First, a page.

The degree of steatosis in liver biopsies is usually assessed by a morphological semiquantitative approach in which the pathologist uses a four-graded scale: 0–3 or none, slight, moderate and severe. In this thesis we show that there is a considerable inter- and intraindividual variation in such scoring methods and that a more standardised and quantitative approach is preferable. The area/volume of fat in liver biopsies is greatly overestimated when assessed semiquantitatively. Moreover, the point counting technique has a better reproducibility than visual evaluation and should be preferred in estimates of liver steatosis.

The long-term clinical and histopathological course of 129 consecutively enrolled NAFLD patients was studied. Mean follow-up (SD) was 13.7 (1.3) years. Survival of NASH patients was reduced compared with a matched reference population. These subjects more often died from cardiovascular and liver-related causes. Seven patients (5.4%) developed end-stage liver disease, including 3 patients with hepatocellular carcinoma. Most NAFLD patients will develop diabetes or impaired glucose tolerance in the long term. Progression of liver fibrosis is associated with more pronounced insulin resistance and significant weight gain.

During follow-up, 17 patients had been prescribed a statin. At follow-up, patients on medication with statins had significantly higher BMI. Diabetes was significantly more common among patients on medication with statins and they had significantly more pronounced insulin resistance. However, they exhibited a significant reduction of liver steatosis at follow-up as opposed to patients not taking statins. Although patients under statin treatment exhibited a high risk profile for progression of liver fibrosis, only four patients on statin treatment progressed in fibrosis stage. It is concluded that statins can be prescribed safely in patients with elevated liver enzymes because of NAFLD.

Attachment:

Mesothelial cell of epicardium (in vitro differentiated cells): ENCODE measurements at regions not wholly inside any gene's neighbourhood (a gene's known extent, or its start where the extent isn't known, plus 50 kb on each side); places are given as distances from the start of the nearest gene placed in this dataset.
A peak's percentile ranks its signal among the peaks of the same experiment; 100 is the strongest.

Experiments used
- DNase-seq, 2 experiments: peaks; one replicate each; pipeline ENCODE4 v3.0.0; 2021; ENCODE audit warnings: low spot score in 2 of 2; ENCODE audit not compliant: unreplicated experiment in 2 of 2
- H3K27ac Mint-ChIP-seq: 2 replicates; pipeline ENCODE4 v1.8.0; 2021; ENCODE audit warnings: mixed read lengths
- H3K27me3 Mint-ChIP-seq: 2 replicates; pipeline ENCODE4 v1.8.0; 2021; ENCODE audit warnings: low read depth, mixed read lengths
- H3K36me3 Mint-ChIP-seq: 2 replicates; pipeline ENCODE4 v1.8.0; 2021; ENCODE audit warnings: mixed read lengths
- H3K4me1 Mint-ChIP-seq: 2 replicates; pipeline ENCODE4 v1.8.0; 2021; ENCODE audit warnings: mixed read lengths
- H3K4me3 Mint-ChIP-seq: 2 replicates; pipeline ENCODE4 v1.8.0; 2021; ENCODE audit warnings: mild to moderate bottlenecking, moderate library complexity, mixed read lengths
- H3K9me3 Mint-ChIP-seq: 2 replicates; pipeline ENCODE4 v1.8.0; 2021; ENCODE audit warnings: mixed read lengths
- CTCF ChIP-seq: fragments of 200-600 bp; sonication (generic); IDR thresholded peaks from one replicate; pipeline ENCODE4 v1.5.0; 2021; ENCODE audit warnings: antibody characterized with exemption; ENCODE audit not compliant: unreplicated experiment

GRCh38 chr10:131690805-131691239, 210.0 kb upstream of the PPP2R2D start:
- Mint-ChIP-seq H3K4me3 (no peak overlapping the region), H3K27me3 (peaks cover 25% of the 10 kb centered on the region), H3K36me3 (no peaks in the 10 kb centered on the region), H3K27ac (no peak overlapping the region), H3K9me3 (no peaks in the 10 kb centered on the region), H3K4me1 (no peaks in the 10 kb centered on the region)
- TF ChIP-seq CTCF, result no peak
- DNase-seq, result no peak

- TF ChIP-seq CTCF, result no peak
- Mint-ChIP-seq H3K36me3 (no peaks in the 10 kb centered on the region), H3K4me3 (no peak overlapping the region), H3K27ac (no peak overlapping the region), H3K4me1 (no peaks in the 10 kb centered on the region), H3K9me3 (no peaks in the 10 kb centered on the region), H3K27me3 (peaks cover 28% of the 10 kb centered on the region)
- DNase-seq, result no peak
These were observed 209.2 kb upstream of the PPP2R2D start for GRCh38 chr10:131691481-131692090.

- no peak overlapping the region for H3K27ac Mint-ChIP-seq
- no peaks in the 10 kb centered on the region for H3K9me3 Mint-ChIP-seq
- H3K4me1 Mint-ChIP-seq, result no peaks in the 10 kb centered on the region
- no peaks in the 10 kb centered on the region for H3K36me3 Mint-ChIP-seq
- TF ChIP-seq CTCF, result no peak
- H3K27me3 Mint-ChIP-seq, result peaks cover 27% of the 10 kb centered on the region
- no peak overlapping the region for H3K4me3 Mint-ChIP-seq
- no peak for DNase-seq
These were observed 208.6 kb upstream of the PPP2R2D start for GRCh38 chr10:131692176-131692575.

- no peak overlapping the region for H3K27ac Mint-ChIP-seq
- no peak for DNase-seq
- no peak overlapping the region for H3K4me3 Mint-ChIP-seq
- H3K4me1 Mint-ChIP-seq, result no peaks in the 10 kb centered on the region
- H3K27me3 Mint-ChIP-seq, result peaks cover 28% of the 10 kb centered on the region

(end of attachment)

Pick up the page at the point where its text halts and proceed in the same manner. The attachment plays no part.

Alcohol consumption was evaluated with a validated questionnaire combined with an oral interview. In a multivariate analysis moderate alcohol consumption, particularly when frequency of heavy episodic drinking was analysed, consistent with the diagnosis of NAFLD to be set, was independently associated with fibrosis progression in NAFLD.

The NAFLD activity score (NAS) is a newly proposed system to grade the necroinflammatory activity in liver biopsies of NAFLD patients. We evaluated the usefulness of the NAS in predicting clinical deterioration and fibrosis progression in our cohort of NAFLD patients. Although the NAS was independently associated with future risk of progressive fibrosis in NAFLD, the clinical usefulness of the score was limited due to significant overlap in clinical development between NAS-score groups.

Place, publisher, year, edition, pages
Linköping: Linköping University Electronic Press, 2008. 87 p.
Series
Linköping University Medical Dissertations, ISSN 0345-0082 ; 1081
National Category
Gastroenterology and Hepatology
Identifiers
urn:nbn:se:liu:diva-17220 (URN)978-91-7393-787-0 (ISBN)
Public defence
2008-10-17, Berzeliussalen, CampUS, Hälsouniversitetet, Linköpings universitet, Linköping, 13:00 (Swedish)
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Available from: 2009-03-18 Created: 2009-03-11 Last updated: 2012-03-22Bibliographically approved

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Ekstedt, MattiasFranzén, Lennart EThorelius, LarsHolmqvist, MarikaBodemar, GöranKechagias, Stergios

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Ekstedt, MattiasFranzén, Lennart EThorelius, LarsHolmqvist, MarikaBodemar, GöranKechagias, Stergios
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Gastroenterology and Hepatology Faculty of Health SciencesDepartment of Endocrinology and Gastroenterology UHLMolecular and Immunological Pathology Department of Clinical Pathology and Clinical GeneticsDepartment of Medicine and CareDivision of Preventive and Social Medicine and Public Health ScienceInternal Medicine